Home im­prove­ment projects for your fall to-do list

South Shore Breaker - - LOCAL - CON­TRIB­UTED edi­tor@southshore­breaker.ca

Home­own­ers know that main­tain­ing a home can be a year-round job. No home is im­mune to wear and tear, and home­own­ers who want to pro­tect their real es­tate in­vest­ments should try to stay two steps ahead to en­sure their homes do not suc­cumb to the el­e­ments or be­come out­dated and un­ap­peal­ing to prospec­tive buy­ers.

Fall has be­come a season that’s syn­ony­mous with home im­prove­ment, but home­own­ers need not wait un­til the leaves be­gin chang­ing colours to start plan­ning their next projects. The fol­low­ing are a few items home­own­ers can add to their fall home im­prove­ment to-do lists.

Roof in­spec­tion

Less pre­cip­i­ta­tion tends to fall dur­ing the warmer months than dur­ing the late fall and win­ter. As a re­sult, home­own­ers may not be aware of leaky roofs un­til au­tumn has come and gone. But wait­ing un­til win­ter to in­spect the roof can prove dis­as­trous, as weather con­di­tions will not be con­ducive to in­spec­tion and in­creased pre­cip­i­ta­tion may re­sult in po­ten­tially costly dam­age. Leaky roofs can be eas­ily iden­ti­fied by look­ing for wa­ter stains on in­te­rior ceil­ings. Once you see a stain, you can climb onto the roof to iden­tify the lo­ca­tion of the leak and fix it be­fore win­ter rains and snow­fall turn the prob­lem into some­thing much larger. In­spect your ceil­ings for signs of leak­ing af­ter a strong rain­fall, and then ad­dress any leaks im­me­di­ately.

Gut­ter clean­ing

While some home­own­ers pre­fer to de­lay their gut­ter clean­ing projects un­til late fall, those whose homes are sur­rounded by trees may need to sched­ule two such projects. Gut­ters clogged with leaves and other de­bris can cause se­ri­ous roof dam­age, and that dam­age can ex­tend all the way in­side a home. In ad­di­tion, clogged gut­ters make great nest­ing ar­eas for in­sects or crit­ters. Al­ways stand on a lad­der when clean­ing gut­ters, wearing gloves to re­move items by hand and drop­ping leaves and de­bris into a trash can be­low. Stand­ing on the roof and lean­ing over gut­ters greatly in­creases your risk of in­jury. If the gut­ters are clear when you first ex­am­ine them in early fall, you can wait un­til later in the season to give them a com­plete and thor­ough clean­ing.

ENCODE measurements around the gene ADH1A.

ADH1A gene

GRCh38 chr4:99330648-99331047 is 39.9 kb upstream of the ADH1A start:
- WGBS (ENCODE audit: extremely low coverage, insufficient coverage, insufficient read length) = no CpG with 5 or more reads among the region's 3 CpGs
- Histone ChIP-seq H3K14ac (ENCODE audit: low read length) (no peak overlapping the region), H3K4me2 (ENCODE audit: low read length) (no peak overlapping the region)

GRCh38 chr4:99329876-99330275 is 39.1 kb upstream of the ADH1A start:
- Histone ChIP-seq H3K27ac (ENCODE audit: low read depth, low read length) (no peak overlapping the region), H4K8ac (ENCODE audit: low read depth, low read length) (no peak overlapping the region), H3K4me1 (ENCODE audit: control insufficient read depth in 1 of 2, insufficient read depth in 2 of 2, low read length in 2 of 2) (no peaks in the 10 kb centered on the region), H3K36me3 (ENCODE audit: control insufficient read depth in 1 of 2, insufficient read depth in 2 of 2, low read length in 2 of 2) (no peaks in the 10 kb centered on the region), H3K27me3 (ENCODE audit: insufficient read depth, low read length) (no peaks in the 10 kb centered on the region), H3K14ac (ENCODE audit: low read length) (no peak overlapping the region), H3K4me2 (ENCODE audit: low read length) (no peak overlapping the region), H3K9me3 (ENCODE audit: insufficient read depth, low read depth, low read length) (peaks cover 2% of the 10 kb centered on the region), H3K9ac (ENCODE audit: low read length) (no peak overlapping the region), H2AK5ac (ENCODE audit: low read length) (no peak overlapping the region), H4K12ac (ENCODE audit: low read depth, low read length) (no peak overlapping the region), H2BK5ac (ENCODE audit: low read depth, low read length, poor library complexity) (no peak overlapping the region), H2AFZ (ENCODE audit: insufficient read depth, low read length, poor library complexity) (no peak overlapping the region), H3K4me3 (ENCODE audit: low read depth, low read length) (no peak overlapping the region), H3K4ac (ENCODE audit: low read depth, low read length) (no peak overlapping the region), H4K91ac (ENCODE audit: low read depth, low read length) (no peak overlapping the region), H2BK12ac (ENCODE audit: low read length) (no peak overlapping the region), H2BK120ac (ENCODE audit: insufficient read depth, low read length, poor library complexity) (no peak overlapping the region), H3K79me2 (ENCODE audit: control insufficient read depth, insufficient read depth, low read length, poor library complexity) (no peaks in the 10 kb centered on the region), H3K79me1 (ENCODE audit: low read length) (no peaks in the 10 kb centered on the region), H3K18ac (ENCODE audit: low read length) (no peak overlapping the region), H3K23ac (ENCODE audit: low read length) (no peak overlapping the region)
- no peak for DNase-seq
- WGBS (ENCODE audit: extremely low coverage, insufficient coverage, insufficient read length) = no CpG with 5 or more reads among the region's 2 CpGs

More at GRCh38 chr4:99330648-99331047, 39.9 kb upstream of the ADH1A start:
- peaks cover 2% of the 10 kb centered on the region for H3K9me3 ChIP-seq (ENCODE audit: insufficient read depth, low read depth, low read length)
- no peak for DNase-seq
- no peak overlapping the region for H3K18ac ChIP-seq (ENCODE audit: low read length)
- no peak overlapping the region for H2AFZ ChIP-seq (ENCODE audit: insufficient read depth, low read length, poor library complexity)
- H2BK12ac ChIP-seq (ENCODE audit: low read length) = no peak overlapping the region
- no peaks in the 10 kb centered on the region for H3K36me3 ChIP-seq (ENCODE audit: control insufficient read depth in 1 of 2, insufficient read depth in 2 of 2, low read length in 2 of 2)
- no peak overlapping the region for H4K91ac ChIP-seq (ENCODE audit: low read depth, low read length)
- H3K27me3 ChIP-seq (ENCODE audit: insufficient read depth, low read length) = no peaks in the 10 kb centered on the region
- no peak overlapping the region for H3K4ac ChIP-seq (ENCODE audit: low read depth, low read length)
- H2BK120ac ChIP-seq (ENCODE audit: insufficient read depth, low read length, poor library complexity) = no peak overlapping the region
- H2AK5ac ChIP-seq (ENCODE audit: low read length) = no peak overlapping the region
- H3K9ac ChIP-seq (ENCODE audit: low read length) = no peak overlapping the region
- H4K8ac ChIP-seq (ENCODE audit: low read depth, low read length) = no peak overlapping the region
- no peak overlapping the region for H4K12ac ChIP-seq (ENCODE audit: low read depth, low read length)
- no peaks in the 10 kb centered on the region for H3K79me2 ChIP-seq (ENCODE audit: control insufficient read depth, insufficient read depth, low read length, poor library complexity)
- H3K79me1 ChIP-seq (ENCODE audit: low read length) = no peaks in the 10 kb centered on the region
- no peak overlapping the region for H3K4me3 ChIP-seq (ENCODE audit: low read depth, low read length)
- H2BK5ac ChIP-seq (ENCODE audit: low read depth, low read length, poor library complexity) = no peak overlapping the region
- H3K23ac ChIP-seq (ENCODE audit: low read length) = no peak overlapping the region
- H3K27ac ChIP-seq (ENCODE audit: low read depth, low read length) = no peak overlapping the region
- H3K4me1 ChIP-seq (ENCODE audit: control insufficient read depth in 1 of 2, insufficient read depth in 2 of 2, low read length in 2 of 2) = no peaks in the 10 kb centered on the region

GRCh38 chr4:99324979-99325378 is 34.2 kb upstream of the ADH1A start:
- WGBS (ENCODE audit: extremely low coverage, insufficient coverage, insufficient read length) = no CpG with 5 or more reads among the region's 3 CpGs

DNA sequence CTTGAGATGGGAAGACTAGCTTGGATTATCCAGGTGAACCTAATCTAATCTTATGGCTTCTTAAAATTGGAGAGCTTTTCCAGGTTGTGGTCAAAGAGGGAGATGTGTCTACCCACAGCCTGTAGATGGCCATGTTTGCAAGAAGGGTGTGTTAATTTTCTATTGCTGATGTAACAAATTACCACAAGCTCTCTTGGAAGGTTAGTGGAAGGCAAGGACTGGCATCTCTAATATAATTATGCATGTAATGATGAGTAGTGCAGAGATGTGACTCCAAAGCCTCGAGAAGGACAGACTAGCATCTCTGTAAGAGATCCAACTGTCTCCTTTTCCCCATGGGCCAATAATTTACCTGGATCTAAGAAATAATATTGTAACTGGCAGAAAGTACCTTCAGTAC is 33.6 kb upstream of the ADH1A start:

Once you have fin­ished clear­ing the gut­ters, you can use a hose to run wa­ter through them and the down­spouts to con­firm ev­ery­thing is func­tion­ing prop­erly.

Win­dow and door­way in­spec­tion

Be­fore tem­per­a­tures start drop­ping once again, home­own­ers will want to in­spect their win­dows and door­ways for leaks. Over time, cracks can de­velop around win­dows and door­ways, and while such cracks are rarely no­tice­able when the weather out­side is warm, they can be quite ob­vi­ous and very costly if they re­main un­sealed come the start of win­ter. Cold air can en­ter a home through cracks around win­dows and door­ways, and many home­own­ers who don’t sus­pect leaks may re­spond by turn­ing up the ther­mostats in their homes. That can prove quite ex­pen­sive over a full win­ter. Choose a windy au­tumn day to place a hand by win­dows and ex­ter­nal door­ways in your home to see if you can feel drafts. If you can, seal th­ese cracks as soon as pos­si­ble.

Pa­tio cleanup

Pa­tios are pop­u­lar hang­outs dur­ing spring and sum­mer, and that can re­sult in a lot of wear and tear. Once you store pa­tio fur­ni­ture for the win­ter, in­spect your en­tire pa­tio to de­ter­mine if it needs any re­fur­bish­ing. While cer­tain pa­tio projects may be best left for spring, you can still clean any stained ar­eas around the grill and look for cracks in the side­walk that need to be ad­dressed.

Pre­par­ing for fall home im­prove­ment projects ahead of time can help home­own­ers com­plete projects in a timely man­ner and en­sures they won’t be forced to brave the win­ter el­e­ments when re­fur­bish­ing their homes.

123RF

Au­tumn is a great time to in­spect pa­tios that might have en­dured some wear and tear dur­ing the heavy us­age sea­sons of spring and sum­mer.

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